Readings and Video Introductions:

Major Cloud Service Providers

Writing assignment (Canvas Discussions Link):
Discuss these two topics:

  • What did you learn about the basic design principles behind all the corporate-branded Cloud systems, and how and why did Cloud systems become the platform for AI/ML applications that are now getting the main attention? Based on your background so far and this week's readings, identify one or two main points of "convergence" in the computing technologies required for NN AI/ML and the data architecture and computational resources of Cloud systems.
  • Survey the Cloud services and products of at least two of the major providers above. What are some of the consequences for individual users and society as a whole -- positive and negative, upside/downside -- in the convergence of Web/Internet services, Data, and AI/ML technologies on one overall "unifying" architecture (system design for the Cloud), which is provided only by the "dominant" tech companies (Google, AWS, IBM, Microsoft)? What should people know about the concentration of all this intellectual capital (core tech knowledge) and intellectual property (patents, trademarks, copyright) behind what we see in AI/ML applications?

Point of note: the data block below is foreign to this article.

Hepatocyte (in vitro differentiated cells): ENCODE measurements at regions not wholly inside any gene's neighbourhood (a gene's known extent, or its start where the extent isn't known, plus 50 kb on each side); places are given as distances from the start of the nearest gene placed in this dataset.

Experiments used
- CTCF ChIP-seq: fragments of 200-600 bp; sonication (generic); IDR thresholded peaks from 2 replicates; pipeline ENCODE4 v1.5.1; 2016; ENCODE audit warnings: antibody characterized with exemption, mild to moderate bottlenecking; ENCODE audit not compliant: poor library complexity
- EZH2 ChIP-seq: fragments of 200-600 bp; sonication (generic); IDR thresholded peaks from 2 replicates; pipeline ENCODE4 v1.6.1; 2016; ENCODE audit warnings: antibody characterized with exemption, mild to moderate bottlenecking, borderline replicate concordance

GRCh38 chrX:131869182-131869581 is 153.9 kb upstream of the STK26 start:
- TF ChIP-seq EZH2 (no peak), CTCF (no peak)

Learning Objectives:

For this week and next, students will work on synthesizing (drawing together, unifying) what they have learned about the design principles and key concepts for information, data, computer system designs, AI/ML. This includes connecting together the underlying computational methods in Cloud systems for Big Data and AI/ML. In our review and "summing up" this week and next, we will also reflect on the main philosophical and conceptual foundations of AI/ML, Data, and Computation, and the social and ethical consequences of current implementations of these technologies, now and for the future.

This week we will reflect on our deblackboxing methods and investigate further how these methods are important for explaining AI/ML (and behind the scenes Cloud data technologies), and how emphasizing design principles clears away a lot of false assumptions and misinformation now circulating about AI.

Readings and Video:

  • Film Documentary, Coded Bias (Dir. Shalini Kantayya, 2020). Background on the PBS Independent Lens site. Available on Netflix. Link to mp4 file to play from our Google Drive.
    • View as much as you can, and focus on the main interviews. This documentary has received a lot of attention, and the data and pattern recognition issues are very important. But you will find that the movie script and dialogue are full of confusing talk about "algorithms," and there is little or no explanation of the mathematics and statistical models in NN AI/ML and the sources of data sets. There is only one mention of how the training data sets can be improved and corrected (good people in the field are already working on this, but this work is not mentioned). The presentation leaves the AI/ML system as a big, scary black box.